“I could see him being involved, if it’s the right fit for him and for us. We’re not going to say. ‘You’re going to go off and do a feature on football,’ we’re going to say, ‘Hey, does this make sense for both sides to get you involved in something here, be it the Super Bowl, be it the Olympics. There’s a lot of speed events in the Olympics. Could be an interesting match for Dale.”


The British Open earned a 3.6 big-market overnight rating on NBC for the final round Sunday. Jordan Spieth’s victory was down 8% from last year’s final round, in which Henrik Stenson won over Phil Mickelson. … The BIG3 three-on-three basketball league has seen declining viewership on Fox Sports 1 since it debuted the first of its one-day delayed telecasts on June 26, but the shows are still substantially better than what the network was showing last year at this time, according to SBD. The first telecast in Brooklyn was seen by 400,000 viewers. The ones since then have been seen by 235,000, 129,000 and 148,000. …

Sunday NFL Countdown on ESPN and Fantasy Football Now on ESPN2 will both be expanded to three hours when they debut for this season on Sept. 10. … The Big Ten Conference has extended its contracts with CBS, Fox and ESPN for six years each. … Lisa Byington will become the first woman to do play-by-play of a college football game on Big Ten Network when she calls Northwestern-Bowling Green on Sept. 16. … Ray Lewis, previously on ESPN, will join Showtime’s Inside the NFL this season starting Sept. 5. … Sporting News reports ESPN is trying to get Fox’s Charissa Thompson to join Mike Greenberg as a co-host for his new morning show debuting Jan. 1.

The Los Angeles Dodgers and San Francisco Giants, truly a mismatch this season, will be on national TV this weekend from Dodger Stadium. Saturday’s game will be on FS1 as well as SportsNet LA at 1 p.m. PDT and Sunday’s game will be a Sunday Night Baseball game exclusively on ESPN at 5 p.m. … FS1 will also show Reds-Marlins on Saturday at 4 p.m. TBS will have Cubs-Brewers at 11 a.m. Sunday. … And this is for helicopter parents everywhere: ESPN says it will show a record 140 Little League baseball and softball games across six networks (including ESPNews, ESPNU and even the Longhorn Network) between this Sunday and Aug. 27.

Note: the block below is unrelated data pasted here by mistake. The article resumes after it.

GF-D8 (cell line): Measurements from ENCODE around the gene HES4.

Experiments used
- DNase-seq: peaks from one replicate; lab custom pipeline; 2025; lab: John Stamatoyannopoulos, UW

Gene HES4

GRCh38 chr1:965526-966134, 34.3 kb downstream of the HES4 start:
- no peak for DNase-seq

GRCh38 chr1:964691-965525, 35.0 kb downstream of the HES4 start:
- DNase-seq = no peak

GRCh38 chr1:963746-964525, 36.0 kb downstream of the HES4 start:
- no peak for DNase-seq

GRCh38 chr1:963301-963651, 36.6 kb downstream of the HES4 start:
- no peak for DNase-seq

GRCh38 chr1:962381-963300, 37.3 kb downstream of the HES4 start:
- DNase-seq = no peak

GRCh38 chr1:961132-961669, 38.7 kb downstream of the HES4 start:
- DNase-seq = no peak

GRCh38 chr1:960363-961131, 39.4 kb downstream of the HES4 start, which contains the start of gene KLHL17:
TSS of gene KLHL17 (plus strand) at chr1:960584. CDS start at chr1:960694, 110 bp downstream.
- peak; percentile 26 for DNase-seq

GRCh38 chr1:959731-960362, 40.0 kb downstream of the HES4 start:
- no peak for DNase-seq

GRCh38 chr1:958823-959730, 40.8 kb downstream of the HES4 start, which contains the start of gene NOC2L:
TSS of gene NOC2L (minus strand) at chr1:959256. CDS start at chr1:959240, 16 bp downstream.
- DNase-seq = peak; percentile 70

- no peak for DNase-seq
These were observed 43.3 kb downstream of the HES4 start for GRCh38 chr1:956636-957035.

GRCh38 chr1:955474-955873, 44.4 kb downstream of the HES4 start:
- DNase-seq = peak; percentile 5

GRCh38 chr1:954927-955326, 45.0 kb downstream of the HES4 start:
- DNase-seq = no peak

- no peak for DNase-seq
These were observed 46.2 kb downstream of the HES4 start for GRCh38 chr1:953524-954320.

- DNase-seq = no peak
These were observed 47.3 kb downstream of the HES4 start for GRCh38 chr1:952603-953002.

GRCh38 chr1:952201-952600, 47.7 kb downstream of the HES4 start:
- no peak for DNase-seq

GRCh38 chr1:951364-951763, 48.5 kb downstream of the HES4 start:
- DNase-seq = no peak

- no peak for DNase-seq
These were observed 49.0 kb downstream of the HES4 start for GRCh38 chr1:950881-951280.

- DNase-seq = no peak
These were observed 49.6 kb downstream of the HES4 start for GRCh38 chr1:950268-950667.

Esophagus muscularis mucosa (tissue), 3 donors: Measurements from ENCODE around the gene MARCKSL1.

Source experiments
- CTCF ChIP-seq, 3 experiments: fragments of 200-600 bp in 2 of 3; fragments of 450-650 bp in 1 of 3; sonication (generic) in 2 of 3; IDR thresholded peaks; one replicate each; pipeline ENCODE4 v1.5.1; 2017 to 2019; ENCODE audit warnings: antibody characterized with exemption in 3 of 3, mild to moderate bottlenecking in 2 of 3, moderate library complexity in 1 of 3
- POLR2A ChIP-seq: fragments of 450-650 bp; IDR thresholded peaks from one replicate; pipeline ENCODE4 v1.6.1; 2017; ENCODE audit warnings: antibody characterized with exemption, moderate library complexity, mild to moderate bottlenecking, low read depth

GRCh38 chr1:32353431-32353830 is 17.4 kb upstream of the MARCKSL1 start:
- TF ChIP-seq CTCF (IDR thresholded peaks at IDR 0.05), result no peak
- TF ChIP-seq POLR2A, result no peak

Kershaw’s injury is no reason to back away from Dodgers now

Clayton Kershaw looks on during batting practice.
Could the Dodgers’ dominant 2017 season be derailed by Clayton Kershaw’s back injury? (Arturo Pardavila III photo)

Maybe it was too good to be true. Is Clayton Kershaw’s back injury the thing that brings the Dodgers back to earth? Or will this just be part of an amazing story or perseverance that will culminate in their first world championship since 1988?

The Chavez Ravine feel-good movie of the summer took a sudden genre change toward horror in the past week. Not only did the Dodgers lose (gasp!) two games in a row for the first time since June 5-6 on Thursday and Friday against the 47-50 Atlanta Braves, but Kershaw (15-2, 2.04 ERA, 0.88 WHIP) is headed to the disabled list after reinjuring his back Sunday. Reports say he could be out 4-6 weeks.

Already you can hear the millennial bandwagon jumpers at Dodger Stadium whining: “Oh, noooo! Nobody said people might get injured or that the Dodgers might actually lose a game I went to!”

Look, folks. The Dodgers were 68-31 going into Monday night’s game against the Minnesota Twins, the best record in the majors by 2½ games and the National League’s best by eight. In the NL West, they lead Colorado by 10½ games and Arizona by 11½.

Every conceivable break has gone the Dodgers’ way at this point. It would be foolish to think at least a little adversity wouldn’t pop up at some point.

But understandably, this isn’t just a little adversity. This is very significant. Kershaw is just about as close to a guaranteed win as there is in baseball. Even though his Dodgers teammate, Alex Wood, is 11-1 with a 2.17 ERA and an opponents’ batting average of .188 (Kershaw’s is .197), Wood still doesn’t instill nearly as much confidence in the Dodgers and their fans as Kershaw does.

(By the way, Wood’s record was 11-0 and his ERA was 1.56 before Atlanta beat him Friday.)

This isn’t the first time Kershaw has had back trouble. He missed 2½ months last season with a herniated disk. It’s noteworthy that the Dodgers played well in his absence and wound up winning their fourth straight NL West title.

After leaving Sunday’s game at the end of the second inning, Kershaw felt “just felt a little something in my back that wasn’t normal,” he said.